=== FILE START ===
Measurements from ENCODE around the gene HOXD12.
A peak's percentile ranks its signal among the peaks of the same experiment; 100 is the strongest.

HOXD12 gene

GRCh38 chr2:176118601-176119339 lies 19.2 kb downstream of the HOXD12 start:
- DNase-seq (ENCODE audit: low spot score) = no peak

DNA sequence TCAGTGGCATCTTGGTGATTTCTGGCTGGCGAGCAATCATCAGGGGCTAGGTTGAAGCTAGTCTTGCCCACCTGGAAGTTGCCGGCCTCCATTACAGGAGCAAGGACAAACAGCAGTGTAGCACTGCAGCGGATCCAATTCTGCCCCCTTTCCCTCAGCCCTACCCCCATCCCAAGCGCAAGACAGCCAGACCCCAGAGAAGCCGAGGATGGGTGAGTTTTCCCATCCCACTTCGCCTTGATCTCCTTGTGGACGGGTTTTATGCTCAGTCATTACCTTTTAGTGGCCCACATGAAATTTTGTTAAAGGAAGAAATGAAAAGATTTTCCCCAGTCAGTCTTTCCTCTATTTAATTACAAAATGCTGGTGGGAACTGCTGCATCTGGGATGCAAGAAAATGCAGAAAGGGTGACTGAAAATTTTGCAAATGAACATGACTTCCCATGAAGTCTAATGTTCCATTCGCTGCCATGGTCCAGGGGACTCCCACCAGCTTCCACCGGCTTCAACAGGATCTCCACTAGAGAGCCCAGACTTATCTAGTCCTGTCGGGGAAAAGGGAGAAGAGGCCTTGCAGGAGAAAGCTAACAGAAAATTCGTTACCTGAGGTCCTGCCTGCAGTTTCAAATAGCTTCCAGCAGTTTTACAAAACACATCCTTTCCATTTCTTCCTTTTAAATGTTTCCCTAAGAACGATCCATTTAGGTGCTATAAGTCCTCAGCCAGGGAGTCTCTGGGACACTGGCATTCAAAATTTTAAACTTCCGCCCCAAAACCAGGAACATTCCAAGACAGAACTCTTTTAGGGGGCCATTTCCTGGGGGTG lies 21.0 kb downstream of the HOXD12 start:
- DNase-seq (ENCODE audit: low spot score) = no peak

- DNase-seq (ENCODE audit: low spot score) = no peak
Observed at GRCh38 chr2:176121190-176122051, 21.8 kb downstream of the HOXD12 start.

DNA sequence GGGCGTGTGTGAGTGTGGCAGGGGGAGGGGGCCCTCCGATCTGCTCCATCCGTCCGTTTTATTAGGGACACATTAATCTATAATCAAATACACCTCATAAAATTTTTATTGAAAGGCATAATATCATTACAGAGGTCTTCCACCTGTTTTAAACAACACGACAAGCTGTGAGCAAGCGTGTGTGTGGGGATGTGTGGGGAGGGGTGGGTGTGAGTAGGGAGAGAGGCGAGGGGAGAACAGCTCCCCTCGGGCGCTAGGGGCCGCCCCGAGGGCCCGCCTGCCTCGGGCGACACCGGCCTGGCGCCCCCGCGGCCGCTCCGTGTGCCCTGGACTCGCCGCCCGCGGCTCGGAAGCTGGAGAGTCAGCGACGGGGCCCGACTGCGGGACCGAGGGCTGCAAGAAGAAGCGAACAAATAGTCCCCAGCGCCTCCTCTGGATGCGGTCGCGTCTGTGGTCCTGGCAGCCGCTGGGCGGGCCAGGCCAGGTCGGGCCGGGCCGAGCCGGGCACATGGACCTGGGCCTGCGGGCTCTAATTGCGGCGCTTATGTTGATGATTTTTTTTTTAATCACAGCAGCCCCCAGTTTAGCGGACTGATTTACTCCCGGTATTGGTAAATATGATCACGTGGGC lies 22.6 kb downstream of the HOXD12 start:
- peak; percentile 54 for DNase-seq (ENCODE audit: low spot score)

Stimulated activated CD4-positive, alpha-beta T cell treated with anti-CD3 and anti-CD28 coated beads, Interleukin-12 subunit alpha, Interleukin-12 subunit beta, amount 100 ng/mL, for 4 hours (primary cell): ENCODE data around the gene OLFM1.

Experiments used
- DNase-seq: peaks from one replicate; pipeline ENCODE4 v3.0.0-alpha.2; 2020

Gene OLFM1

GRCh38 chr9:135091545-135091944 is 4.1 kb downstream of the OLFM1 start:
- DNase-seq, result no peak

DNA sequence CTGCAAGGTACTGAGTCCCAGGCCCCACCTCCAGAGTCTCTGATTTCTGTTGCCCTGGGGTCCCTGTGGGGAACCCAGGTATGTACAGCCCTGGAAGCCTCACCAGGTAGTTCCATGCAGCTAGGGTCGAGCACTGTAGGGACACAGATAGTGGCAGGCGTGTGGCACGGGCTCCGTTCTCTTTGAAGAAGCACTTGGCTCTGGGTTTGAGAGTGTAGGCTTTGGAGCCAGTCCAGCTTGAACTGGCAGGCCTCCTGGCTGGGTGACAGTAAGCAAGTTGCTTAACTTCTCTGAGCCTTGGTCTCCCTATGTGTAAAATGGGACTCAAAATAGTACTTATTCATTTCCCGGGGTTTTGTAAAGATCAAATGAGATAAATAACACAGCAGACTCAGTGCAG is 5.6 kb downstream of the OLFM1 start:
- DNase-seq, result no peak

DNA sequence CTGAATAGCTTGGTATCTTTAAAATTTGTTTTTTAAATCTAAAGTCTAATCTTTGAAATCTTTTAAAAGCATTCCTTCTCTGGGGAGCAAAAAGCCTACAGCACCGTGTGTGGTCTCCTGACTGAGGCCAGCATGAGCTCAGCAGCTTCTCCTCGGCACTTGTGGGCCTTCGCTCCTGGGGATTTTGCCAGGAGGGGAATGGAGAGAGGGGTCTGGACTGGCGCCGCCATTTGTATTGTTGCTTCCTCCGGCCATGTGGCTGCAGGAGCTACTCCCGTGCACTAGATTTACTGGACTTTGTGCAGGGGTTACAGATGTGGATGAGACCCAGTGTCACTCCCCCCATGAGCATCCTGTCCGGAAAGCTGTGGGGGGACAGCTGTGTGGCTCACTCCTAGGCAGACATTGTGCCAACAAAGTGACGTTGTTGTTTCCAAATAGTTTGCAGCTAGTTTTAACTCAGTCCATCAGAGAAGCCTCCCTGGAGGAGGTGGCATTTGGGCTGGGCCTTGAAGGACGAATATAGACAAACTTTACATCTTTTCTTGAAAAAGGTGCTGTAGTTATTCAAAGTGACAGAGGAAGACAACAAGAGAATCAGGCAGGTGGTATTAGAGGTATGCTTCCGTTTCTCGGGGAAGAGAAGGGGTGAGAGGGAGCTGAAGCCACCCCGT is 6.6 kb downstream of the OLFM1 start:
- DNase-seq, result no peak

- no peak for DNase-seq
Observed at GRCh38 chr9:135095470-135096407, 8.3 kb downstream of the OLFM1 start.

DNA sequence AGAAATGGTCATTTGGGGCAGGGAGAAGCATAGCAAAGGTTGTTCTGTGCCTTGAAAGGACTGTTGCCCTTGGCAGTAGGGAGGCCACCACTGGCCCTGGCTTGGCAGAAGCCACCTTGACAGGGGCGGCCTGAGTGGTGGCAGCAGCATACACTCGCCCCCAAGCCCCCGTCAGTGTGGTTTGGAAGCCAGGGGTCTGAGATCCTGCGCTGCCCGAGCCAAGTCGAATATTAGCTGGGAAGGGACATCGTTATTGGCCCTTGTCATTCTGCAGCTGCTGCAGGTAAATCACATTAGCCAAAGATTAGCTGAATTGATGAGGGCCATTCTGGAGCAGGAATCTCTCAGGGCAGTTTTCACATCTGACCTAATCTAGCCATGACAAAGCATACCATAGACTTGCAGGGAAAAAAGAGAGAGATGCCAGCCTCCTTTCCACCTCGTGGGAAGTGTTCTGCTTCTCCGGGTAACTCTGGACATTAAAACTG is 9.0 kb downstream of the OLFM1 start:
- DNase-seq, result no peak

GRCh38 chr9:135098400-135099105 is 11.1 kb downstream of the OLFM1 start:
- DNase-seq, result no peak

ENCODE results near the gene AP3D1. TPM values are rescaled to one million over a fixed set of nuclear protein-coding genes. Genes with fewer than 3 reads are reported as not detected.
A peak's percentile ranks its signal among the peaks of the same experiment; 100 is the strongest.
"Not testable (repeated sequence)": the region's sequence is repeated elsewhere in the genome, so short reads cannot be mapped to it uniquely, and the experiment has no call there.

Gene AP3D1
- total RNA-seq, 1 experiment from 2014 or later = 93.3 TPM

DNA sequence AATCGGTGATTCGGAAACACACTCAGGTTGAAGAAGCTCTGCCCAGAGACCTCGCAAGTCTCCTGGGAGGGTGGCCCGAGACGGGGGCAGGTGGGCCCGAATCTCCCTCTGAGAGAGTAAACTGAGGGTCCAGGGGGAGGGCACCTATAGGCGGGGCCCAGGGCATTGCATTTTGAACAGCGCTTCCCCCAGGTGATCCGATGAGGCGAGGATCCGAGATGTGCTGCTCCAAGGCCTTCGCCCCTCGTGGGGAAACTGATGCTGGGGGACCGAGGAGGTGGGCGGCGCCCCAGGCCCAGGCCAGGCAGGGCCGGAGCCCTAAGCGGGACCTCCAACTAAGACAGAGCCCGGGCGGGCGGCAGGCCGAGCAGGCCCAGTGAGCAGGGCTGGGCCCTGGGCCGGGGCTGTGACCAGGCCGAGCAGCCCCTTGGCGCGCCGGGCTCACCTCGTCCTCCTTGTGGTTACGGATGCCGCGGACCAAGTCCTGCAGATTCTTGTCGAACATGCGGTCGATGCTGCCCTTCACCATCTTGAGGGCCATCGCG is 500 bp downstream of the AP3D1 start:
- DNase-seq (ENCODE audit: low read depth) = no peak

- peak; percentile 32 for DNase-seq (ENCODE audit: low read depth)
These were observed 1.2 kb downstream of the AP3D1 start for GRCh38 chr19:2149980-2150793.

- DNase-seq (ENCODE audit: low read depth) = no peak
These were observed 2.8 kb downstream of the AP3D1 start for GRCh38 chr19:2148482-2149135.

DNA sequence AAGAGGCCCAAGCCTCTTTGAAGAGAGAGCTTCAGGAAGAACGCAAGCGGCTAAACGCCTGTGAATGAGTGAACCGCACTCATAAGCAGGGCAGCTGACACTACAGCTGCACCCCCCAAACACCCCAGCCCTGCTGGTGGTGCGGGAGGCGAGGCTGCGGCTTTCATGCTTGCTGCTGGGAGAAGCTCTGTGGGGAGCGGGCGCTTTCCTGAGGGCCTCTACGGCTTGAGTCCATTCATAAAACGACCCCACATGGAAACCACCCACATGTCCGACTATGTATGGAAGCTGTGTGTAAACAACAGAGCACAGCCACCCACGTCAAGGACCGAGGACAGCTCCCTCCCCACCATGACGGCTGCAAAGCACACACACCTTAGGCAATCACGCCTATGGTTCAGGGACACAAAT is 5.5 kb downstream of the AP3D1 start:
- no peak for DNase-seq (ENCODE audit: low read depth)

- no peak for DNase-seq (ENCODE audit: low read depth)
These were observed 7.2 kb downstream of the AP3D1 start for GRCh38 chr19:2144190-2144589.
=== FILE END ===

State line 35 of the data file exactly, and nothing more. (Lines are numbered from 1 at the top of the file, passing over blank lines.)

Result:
- peak; percentile 32 for DNase-seq (ENCODE audit: low read depth)